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A CurtainUp Review
The Normal Heart
By Elyse Sommer
Now, twenty-one years and some 25 million H.I.V./AIDS deaths later, and with the world wide infection peril escalating rather than abating, a first class revival has opened at the same Anspacher Theater under the auspices of the Worth Street Theater Company. This Normal Heart no longer shocks audiences as it did twenty years ago. The author's score settling with the Gay Men's Health Crisis organization and Mayor Koch and his administration does make for a somewhat dated flavor — but it doesn't matter. The Normal Heart still has the power to move audiences to tears (it did this reviewer!). Unlike so many agitprop dramas which tend to be of the moment, this one lives on as a full-blown tragedy which is, unfortunately, relevant not only vis-à-vis the H.I.V./AIDS plague but the added parallels to world issues that cry for leaders unafraid to speak out.
Except for some minor line changes in several of the sixteen scenes, and the combination of the London and 1985 version of the Act 2, scene 8 in Dr. Emma Brookner's apartment, this revival is basically unchanged. Though I have vivid memories of my reaction to the original, details of that productions are a little fuzzy so I'll refrain from further comparisons. Suffice it to say that the playwright, who has been very involved with this remounting, should be happy with the cast and David Esbornjonson's direction. For sure, the audience at the performance I attended was pleased enough to applaud vigorously at the end of each scene — understandably so since the stage was alive throughout with humor, sadness and red-hot passion. What's more, the highly charged marriage scene, as well as the several references to same sex marriage, come across as almost uncannily prescient.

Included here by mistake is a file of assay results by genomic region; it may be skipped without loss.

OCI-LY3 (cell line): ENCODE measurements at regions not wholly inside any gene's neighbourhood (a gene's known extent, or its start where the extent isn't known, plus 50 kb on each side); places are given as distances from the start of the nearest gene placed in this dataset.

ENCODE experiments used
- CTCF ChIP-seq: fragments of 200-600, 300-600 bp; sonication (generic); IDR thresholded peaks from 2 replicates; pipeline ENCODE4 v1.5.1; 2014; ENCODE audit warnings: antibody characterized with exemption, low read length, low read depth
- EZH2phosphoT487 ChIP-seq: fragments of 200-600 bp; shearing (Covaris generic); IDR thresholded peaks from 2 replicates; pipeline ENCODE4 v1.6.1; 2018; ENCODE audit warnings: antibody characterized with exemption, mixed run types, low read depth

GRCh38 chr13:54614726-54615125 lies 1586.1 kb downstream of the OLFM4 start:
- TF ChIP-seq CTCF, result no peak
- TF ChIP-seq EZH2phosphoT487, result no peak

For anyone unfamiliar with the plot, a nutshell summary: Ned Weeks, the central character, is a stand-in for the author during the period between May 1981 and July 1984 when AIDS exploded from a health scare with a two digit death rate to a plague of frightening proportions and Kramer was a passionate and often frustrated activist founder of the Gay Men's Health Crisis. The story of Ned's disagreements with the other members of the organization and the the officials at City Hall is concurrent with his first ever intense love affair with a New York Times fashion and style reporter named Felix Turner. Felix is a fictionalized version of an unidentified Times reporter with whom Kramer had a romance. Another important activist whose anger and frustration matches Ned's, is a character named Dr. Emma Brookner. She is modeled on Dr. Linda Laubenstein of New York University Center who, like Emma, was victim of another plague, polio.
Rául Esparza renders a very fine portrayal of Ned Weeks, at first a tad less abrasive than his role model, but nevertheless very persuasive. Joanna Gleason and Billy Warlock are enormously touching as Dr. Emma and Felix Turner respectively. As the beneficiary of some of Kramer's best comic touches, Gleason is also very funny. She's also very fine when she steps out of her abrasive persona long enough for a wonderful scene with Ned during which he gets her out of her wheelchair to attempt a dance.
Other notable performances come from Richard Bekins as Ned's successful older brother Ben, Mark Dobies as Bruce Niles, a still closeted bank executive, and Fred Berman as Mickey Marcus who is as another member of the GMHC whom Ned has a hard time persuading about the urgency of the AIDS crisis.
David Esbjornson has seen to it that the cast moves around the more than half a dozen locations without hitting any bumps or slow spots. The cross-cutting scene in which Ned, Bruce and Tommy confront a pompous City Hall official (Jay Russell, who also plays several other roles) as Emma discusses Felix's diagnosis with him is particularly stunning — with Emma and Felix frozen in the circle of the men at City Hall. So is Felix's enraged outburst which leaves the stage in a chaotic mess for the last three scenes, a dynamic symbol of the devastation wreaked by AIDS. Tony Meola's sound design and Ken Billington's lighting add to the craftsmanship of the production.
With Tony Kushner's Angels In America fantasia recently gaining new attention through its widely publicized film, the time is indeed ripe to see The Normal Heart's pulsing agitprop heart beat once again. More than any of the attempts to use the theater as a way to understand the explosive world we live in, this new-old play proves that political theater is alive and well. Don't miss it.
Retold by Tina Packer of Shakespeare & Co.
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